Anything can happen in court.  Last week, while in the midst of an appearance, I served as de facto wedding photographer.  Although the bride and groom were blissfully unaware of it, their wedding ceremony came as a welcome reprieve from an incredibly heated argument between me and my adversary, back in court just three months after finalizing our clients’ divorce.  It was hard to imagine that the parties – who had not only hired attorneys to argue on their behalf, but were also fighting with one another in the court room directly – had ever stood in the shoes of that bride and groom.

The entire episode served as a reminder that practicing family law is different.  Behind every legal issue is also an emotional thread that drives the parties.  Sometimes, this emotional component takes over and causes a good legal case to go haywire.  Nowhere can things go more wrong than in the courtroom.

Oftentimes, the same judge will be with your case for its entire lifetime.  Judges are people too, and the observation or opinion that one of the parties cannot control him or herself in their courtroom may impact their view of your case and, ultimately, their rulings.  Here is what I tell clients about how to behave in front of the judge, despite the emotional content of their cases:

  1. Don’t overreact.  Judges say things that can be upsetting.  A judge may make an observation that a party does not think is accurate or fair.  Or, the judge may make a decision that one party believes to be wrong or out of line.  Keep it to yourself.  Nobody likes a sore loser.  And by reacting negatively, you may be re-enforcing the judge’s already negative opinion of you.  By contrast, sometimes you’re on the other side of the equation and you are thrilled that your ex is FINALLY being read the riot act – and by a judge, no less.  Well, keep it to yourself.  Nobody likes a show-off, either.  This also applies to any friends or family members you might bring with you for moral support (who should probably wait outside the courtroom, anyway).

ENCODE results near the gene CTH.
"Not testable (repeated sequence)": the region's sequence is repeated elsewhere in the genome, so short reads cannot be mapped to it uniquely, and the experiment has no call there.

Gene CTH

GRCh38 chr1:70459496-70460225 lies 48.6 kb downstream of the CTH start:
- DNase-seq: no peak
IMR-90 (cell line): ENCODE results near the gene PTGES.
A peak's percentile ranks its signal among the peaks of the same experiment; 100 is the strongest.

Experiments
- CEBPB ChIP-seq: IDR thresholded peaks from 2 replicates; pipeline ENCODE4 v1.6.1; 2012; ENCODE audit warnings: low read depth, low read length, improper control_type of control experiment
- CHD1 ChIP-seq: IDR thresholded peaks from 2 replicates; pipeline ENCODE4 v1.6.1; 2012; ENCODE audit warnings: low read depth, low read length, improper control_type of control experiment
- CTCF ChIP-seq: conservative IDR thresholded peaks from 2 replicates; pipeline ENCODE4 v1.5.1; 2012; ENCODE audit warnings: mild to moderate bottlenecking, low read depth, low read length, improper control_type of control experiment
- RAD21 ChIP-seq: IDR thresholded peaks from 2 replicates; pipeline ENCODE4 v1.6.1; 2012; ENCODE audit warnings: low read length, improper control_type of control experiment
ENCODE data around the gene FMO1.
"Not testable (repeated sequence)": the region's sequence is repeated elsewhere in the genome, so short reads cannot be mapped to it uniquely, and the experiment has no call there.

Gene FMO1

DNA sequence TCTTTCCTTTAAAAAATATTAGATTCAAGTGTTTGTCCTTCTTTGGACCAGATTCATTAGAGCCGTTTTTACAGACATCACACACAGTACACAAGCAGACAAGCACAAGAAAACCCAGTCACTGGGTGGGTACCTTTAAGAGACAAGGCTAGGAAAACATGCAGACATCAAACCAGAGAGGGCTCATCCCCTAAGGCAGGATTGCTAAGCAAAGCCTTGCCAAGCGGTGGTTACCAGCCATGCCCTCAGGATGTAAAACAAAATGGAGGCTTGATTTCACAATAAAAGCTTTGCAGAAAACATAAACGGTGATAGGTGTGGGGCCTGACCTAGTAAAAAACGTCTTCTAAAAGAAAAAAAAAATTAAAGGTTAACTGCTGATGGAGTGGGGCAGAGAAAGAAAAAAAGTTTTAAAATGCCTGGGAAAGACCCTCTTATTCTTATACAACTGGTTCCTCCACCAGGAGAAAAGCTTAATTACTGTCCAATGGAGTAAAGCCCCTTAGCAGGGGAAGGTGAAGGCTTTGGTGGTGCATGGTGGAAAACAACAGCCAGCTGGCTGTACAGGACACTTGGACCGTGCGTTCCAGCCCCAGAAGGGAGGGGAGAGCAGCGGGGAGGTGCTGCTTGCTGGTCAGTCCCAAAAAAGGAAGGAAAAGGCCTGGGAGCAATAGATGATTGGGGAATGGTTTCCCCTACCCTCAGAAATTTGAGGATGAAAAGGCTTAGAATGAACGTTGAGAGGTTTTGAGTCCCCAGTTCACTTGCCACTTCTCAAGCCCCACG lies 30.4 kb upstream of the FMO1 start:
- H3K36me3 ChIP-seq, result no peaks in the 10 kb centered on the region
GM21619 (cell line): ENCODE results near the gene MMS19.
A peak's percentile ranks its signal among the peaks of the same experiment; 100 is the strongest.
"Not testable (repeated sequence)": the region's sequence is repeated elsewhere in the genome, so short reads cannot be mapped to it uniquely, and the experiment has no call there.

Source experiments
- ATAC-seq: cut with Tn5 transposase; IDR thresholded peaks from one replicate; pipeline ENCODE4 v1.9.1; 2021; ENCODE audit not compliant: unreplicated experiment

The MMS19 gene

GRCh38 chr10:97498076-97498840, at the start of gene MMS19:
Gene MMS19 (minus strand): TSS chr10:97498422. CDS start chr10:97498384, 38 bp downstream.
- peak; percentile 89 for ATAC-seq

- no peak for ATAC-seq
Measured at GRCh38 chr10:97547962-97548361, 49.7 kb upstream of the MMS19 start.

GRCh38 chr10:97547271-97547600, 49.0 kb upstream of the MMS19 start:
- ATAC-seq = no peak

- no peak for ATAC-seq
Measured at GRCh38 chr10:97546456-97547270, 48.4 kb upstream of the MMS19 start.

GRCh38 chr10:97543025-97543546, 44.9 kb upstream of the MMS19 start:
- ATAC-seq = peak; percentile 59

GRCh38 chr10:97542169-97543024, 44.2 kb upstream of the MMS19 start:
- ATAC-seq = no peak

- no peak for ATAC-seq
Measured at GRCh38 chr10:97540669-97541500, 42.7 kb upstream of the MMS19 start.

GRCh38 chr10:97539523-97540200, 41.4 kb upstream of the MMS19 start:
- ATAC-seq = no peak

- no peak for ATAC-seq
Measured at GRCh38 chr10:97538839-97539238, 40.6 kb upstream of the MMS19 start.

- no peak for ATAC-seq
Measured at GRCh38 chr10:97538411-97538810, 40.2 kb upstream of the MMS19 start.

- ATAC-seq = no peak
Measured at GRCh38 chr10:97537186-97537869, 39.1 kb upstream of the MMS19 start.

2. When in doubt, act like you’re watching paint dry.  See above.  If you can’t control yourself, tune out.
  3. Dress appropriately.  As a party, you do not need to wear a suit to court.  But remember, again, judges are people too.  Just like everybody else, they are judging your appearance.  Don’t show up in an outfit that shows disrespect to the Court.
  4. Don’t speak unless spoken to.  If you hired an attorney, let the attorney do the talking.  You are paying your attorney to actually represent and speak for you, so let him or her do that.  If you start speaking on your own, you may say something against your own interest, or inadvertently reveal a privileged communication.  Plus, judges hate it!  They want order in their courtroom, and if the parties and the litigants are all arguing with one another, it is a disaster.  If the Judge asks you a question directly, keep it short and sweet.
  5. Don’t fight with your attorney, your ex, or your ex’s attorney.  At least not where the judge can see you.  Sometimes, emotions run high.  You might disagree with something your attorney said.  That is a privileged conversation that you should have with your attorney in private.  Undermining your attorney in front of the judge is not the way to help yourself.  Alternatively, you might be REALLY angry at something your ex or his/her attorney said about you in the courtroom. Let your attorney deal with that at the appropriate time.  And remember, the judge’s staff (his/her secretary, law clerk, court clerk, and officer) are an extension of the judge.  If they see the courthouse equivalent of the Fight of the Century happening – even if its outside of the courtroom itself – they are going to let the judge know about it.


Jessica C. Diamond is an associate in the firm’s Family Law Practice, resident in the Morristown, NJ, office. You can reach Jessica at (973) 994.7517 or